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Use of leaves to inspect ectoparasites in wild chimpanzees: a third cultural variant?

Research output: Contribution to journalArticlepeer-review

Author(s)

C Assersohn, Andrew Whiten, ZT Kiwede, J Tinka, J Karamagi

School/Research organisations

Abstract

We report 26 cases of using leaves as tools with which wild chimpanzees (Pan troglodytes schweinfurthii) in the Sonso community, Budongo Forest, Uganda, appeared to inspect objects removed during grooming. Careful removal of potential ectoparasites and delicate lip or manual placement on leaves followed by intense visual examination characterised this behaviour. It appears to be done to judge whether either ingestion or discarding is most appropriate, the former occurring in most cases. This behaviour may represent a third variant of ectoparasite handling, different from those described at Tai and Gombe, yet sharing features with the latter. These two East African techniques may thus have evolved from leaf grooming.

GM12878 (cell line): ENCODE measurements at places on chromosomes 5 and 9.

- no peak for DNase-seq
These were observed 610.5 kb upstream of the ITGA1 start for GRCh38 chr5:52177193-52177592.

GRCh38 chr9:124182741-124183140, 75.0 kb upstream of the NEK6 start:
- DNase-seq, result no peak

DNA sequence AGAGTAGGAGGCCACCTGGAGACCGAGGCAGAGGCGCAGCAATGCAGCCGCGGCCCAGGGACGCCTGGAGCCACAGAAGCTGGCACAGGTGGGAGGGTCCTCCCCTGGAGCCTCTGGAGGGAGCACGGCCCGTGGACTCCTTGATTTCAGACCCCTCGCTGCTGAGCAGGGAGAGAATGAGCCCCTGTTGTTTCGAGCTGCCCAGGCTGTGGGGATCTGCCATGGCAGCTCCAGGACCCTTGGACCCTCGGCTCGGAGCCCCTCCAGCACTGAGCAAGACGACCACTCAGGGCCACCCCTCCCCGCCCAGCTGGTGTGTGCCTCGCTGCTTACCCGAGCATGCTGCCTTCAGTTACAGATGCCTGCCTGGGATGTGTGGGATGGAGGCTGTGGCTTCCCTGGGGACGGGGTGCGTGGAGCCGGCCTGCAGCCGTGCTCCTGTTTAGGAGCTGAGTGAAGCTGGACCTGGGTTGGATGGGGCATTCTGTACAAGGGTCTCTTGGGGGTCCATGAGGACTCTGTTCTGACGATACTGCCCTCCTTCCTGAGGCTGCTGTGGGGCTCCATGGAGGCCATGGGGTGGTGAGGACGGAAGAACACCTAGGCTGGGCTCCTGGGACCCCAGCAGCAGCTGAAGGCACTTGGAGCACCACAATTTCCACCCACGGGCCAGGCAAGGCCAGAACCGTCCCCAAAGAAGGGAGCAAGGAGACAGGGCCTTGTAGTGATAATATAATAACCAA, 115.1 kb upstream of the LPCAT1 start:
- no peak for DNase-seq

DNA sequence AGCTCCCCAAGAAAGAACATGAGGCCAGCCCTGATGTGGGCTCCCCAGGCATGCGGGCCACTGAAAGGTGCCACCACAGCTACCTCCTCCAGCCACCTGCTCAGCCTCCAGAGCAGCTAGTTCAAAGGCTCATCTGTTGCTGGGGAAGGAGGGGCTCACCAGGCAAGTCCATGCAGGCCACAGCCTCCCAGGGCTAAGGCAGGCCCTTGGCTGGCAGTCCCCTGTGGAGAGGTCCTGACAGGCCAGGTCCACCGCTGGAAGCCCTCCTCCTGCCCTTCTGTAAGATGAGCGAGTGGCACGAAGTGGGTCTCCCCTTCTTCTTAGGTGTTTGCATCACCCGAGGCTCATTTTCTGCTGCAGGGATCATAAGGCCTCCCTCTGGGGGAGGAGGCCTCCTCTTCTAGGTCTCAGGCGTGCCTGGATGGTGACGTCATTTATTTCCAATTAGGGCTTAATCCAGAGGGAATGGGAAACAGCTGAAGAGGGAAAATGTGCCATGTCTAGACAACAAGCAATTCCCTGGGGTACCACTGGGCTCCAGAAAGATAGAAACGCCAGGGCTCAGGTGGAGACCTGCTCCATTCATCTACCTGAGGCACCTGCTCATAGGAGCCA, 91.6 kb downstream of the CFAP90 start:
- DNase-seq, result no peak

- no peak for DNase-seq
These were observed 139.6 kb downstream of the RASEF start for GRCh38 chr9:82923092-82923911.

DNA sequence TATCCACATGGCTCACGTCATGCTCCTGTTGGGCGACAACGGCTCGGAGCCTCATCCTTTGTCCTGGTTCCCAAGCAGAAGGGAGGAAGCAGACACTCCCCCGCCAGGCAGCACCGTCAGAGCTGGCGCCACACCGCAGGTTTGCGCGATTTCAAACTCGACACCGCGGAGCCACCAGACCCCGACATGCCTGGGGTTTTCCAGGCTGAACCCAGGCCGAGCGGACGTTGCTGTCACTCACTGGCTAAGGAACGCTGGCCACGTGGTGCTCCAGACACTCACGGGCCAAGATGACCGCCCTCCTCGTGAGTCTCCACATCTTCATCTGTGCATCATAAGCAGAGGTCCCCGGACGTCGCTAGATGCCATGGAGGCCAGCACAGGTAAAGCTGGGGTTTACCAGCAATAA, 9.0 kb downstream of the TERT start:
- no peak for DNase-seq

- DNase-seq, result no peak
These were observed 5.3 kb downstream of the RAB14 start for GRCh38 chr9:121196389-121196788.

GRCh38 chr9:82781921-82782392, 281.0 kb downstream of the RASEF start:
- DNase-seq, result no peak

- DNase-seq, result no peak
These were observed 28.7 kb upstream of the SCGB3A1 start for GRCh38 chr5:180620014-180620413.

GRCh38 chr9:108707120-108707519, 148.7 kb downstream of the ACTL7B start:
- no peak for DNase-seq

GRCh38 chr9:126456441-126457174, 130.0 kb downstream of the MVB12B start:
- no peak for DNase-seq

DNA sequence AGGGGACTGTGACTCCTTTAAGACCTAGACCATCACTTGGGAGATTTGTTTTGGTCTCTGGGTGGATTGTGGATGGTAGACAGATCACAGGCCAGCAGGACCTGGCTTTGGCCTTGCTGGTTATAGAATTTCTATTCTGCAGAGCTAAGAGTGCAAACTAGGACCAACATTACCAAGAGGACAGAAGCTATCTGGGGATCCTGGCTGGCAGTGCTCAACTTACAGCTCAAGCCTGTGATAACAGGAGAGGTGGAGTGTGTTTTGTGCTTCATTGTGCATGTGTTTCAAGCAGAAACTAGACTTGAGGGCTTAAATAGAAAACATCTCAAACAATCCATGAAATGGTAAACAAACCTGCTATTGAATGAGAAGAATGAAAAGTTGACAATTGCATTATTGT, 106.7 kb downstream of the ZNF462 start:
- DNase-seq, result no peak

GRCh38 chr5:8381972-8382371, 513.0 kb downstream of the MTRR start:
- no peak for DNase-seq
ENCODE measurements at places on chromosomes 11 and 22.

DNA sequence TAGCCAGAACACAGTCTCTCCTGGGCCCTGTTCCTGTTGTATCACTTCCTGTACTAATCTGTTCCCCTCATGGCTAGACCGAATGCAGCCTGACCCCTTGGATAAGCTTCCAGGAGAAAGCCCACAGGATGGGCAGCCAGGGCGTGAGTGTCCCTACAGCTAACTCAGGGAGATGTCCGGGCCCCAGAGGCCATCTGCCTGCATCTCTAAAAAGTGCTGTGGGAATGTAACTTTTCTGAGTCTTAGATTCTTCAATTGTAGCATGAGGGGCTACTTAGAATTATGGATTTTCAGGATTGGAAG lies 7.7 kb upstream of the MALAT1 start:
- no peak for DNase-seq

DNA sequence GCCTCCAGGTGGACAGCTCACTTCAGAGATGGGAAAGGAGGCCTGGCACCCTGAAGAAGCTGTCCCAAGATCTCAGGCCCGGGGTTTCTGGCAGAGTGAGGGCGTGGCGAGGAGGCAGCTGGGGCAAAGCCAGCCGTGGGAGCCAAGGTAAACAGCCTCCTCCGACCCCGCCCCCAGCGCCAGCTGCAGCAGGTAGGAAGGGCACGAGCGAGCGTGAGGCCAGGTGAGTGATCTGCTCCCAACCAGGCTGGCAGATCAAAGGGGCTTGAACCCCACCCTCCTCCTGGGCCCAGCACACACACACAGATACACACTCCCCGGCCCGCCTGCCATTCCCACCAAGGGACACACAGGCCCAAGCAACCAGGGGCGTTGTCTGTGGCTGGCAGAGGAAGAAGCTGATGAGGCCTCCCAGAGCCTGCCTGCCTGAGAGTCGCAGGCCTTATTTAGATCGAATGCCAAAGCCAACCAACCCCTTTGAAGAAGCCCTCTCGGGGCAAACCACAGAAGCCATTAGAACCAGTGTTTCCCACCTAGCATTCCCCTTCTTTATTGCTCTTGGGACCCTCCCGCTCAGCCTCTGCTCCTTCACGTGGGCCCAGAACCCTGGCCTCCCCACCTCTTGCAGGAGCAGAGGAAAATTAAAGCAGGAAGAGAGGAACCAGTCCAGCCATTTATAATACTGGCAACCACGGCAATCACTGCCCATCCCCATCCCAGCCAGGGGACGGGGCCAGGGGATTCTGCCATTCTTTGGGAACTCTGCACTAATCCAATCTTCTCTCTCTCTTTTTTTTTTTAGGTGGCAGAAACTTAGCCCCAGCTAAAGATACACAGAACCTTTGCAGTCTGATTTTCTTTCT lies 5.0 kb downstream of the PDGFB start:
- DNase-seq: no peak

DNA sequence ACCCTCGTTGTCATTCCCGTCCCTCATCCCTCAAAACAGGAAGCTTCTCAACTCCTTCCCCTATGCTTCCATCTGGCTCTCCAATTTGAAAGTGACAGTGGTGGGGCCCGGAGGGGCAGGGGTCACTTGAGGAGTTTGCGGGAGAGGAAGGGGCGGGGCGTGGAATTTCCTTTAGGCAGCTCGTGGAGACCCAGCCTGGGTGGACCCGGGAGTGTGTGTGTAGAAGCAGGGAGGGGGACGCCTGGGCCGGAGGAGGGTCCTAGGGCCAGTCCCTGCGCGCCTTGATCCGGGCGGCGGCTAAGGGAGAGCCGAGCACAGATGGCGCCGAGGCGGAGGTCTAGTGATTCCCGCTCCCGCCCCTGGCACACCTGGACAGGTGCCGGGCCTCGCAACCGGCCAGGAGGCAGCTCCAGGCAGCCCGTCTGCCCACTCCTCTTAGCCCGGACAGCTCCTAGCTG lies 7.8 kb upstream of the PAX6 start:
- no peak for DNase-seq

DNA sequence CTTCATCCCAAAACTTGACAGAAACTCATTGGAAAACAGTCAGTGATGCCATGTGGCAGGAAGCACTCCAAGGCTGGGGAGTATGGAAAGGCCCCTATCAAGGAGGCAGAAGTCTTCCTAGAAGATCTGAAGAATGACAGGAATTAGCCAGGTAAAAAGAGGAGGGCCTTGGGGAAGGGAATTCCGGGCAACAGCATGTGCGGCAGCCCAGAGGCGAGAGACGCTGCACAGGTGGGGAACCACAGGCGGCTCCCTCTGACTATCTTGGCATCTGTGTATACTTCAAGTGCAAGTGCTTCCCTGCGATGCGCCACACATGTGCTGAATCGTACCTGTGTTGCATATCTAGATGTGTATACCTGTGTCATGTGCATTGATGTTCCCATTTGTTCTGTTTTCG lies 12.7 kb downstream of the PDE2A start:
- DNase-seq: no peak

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Details

Original languageEnglish
Pages (from-to)255-258
Number of pages4
JournalPrimates
Volume45
Issue number4
DOIs
Publication statusPublished - Oct 2004

    Research areas

  • chimpanzee, culture, custom, ectoparasite, grooming, TERMITES, TOOLS

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